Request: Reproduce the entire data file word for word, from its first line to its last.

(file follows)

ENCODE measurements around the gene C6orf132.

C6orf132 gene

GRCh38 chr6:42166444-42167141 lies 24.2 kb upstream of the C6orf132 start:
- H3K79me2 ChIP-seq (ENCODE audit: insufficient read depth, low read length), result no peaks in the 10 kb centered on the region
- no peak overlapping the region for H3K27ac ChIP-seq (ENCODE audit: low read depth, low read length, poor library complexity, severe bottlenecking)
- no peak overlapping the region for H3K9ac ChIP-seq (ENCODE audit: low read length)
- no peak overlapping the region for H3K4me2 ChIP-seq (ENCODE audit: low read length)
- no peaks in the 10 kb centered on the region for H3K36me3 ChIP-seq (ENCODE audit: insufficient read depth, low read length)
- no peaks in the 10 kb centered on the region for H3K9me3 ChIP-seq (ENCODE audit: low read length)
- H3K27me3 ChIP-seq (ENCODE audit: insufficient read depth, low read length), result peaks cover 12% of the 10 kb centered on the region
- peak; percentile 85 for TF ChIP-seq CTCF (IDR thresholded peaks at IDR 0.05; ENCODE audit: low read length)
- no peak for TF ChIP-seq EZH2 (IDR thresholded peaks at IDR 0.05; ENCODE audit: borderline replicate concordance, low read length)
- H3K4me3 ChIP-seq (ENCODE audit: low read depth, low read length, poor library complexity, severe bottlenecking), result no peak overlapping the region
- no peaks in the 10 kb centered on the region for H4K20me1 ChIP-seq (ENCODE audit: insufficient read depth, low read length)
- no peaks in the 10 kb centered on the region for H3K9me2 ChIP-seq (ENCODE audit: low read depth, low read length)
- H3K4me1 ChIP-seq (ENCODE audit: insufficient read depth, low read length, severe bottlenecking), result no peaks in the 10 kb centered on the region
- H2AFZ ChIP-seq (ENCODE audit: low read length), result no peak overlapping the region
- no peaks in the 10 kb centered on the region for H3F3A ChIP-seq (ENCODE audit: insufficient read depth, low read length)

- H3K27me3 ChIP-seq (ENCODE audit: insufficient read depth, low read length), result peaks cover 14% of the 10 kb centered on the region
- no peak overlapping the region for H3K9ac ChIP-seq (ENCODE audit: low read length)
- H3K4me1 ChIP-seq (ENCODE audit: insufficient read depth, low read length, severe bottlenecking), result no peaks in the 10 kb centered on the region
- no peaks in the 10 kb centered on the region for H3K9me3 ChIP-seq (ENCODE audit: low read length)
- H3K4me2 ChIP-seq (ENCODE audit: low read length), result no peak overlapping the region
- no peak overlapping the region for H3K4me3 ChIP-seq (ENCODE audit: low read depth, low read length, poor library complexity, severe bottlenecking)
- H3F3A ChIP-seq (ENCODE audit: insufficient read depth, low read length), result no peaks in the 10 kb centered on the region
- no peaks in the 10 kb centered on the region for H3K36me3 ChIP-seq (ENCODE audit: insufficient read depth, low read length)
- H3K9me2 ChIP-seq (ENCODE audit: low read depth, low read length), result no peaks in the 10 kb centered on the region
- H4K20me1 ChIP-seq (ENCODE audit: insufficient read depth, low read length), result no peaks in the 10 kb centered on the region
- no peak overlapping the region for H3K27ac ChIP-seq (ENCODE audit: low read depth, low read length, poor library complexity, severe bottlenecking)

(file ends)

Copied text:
ENCODE measurements around the gene C6orf132.

C6orf132 gene

GRCh38 chr6:42166444-42167141 lies 24.2 kb upstream of the C6orf132 start:
- H3K79me2 ChIP-seq (ENCODE audit: insufficient read depth, low read length), result no peaks in the 10 kb centered on the region
- no peak overlapping the region for H3K27ac ChIP-seq (ENCODE audit: low read depth, low read length, poor library complexity, severe bottlenecking)
- no peak overlapping the region for H3K9ac ChIP-seq (ENCODE audit: low read length)
- no peak overlapping the region for H3K4me2 ChIP-seq (ENCODE audit: low read length)
- no peaks in the 10 kb centered on the region for H3K36me3 ChIP-seq (ENCODE audit: insufficient read depth, low read length)
- no peaks in the 10 kb centered on the region for H3K9me3 ChIP-seq (ENCODE audit: low read length)
- H3K27me3 ChIP-seq (ENCODE audit: insufficient read depth, low read length), result peaks cover 12% of the 10 kb centered on the region
- peak; percentile 85 for TF ChIP-seq CTCF (IDR thresholded peaks at IDR 0.05; ENCODE audit: low read length)
- no peak for TF ChIP-seq EZH2 (IDR thresholded peaks at IDR 0.05; ENCODE audit: borderline replicate concordance, low read length)
- H3K4me3 ChIP-seq (ENCODE audit: low read depth, low read length, poor library complexity, severe bottlenecking), result no peak overlapping the region
- no peaks in the 10 kb centered on the region for H4K20me1 ChIP-seq (ENCODE audit: insufficient read depth, low read length)
- no peaks in the 10 kb centered on the region for H3K9me2 ChIP-seq (ENCODE audit: low read depth, low read length)
- H3K4me1 ChIP-seq (ENCODE audit: insufficient read depth, low read length, severe bottlenecking), result no peaks in the 10 kb centered on the region
- H2AFZ ChIP-seq (ENCODE audit: low read length), result no peak overlapping the region
- no peaks in the 10 kb centered on the region for H3F3A ChIP-seq (ENCODE audit: insufficient read depth, low read length)

- H3K27me3 ChIP-seq (ENCODE audit: insufficient read depth, low read length), result peaks cover 14% of the 10 kb centered on the region
- no peak overlapping the region for H3K9ac ChIP-seq (ENCODE audit: low read length)
- H3K4me1 ChIP-seq (ENCODE audit: insufficient read depth, low read length, severe bottlenecking), result no peaks in the 10 kb centered on the region
- no peaks in the 10 kb centered on the region for H3K9me3 ChIP-seq (ENCODE audit: low read length)
- H3K4me2 ChIP-seq (ENCODE audit: low read length), result no peak overlapping the region
- no peak overlapping the region for H3K4me3 ChIP-seq (ENCODE audit: low read depth, low read length, poor library complexity, severe bottlenecking)
- H3F3A ChIP-seq (ENCODE audit: insufficient read depth, low read length), result no peaks in the 10 kb centered on the region
- no peaks in the 10 kb centered on the region for H3K36me3 ChIP-seq (ENCODE audit: insufficient read depth, low read length)
- H3K9me2 ChIP-seq (ENCODE audit: low read depth, low read length), result no peaks in the 10 kb centered on the region
- H4K20me1 ChIP-seq (ENCODE audit: insufficient read depth, low read length), result no peaks in the 10 kb centered on the region
- no peak overlapping the region for H3K27ac ChIP-seq (ENCODE audit: low read depth, low read length, poor library complexity, severe bottlenecking)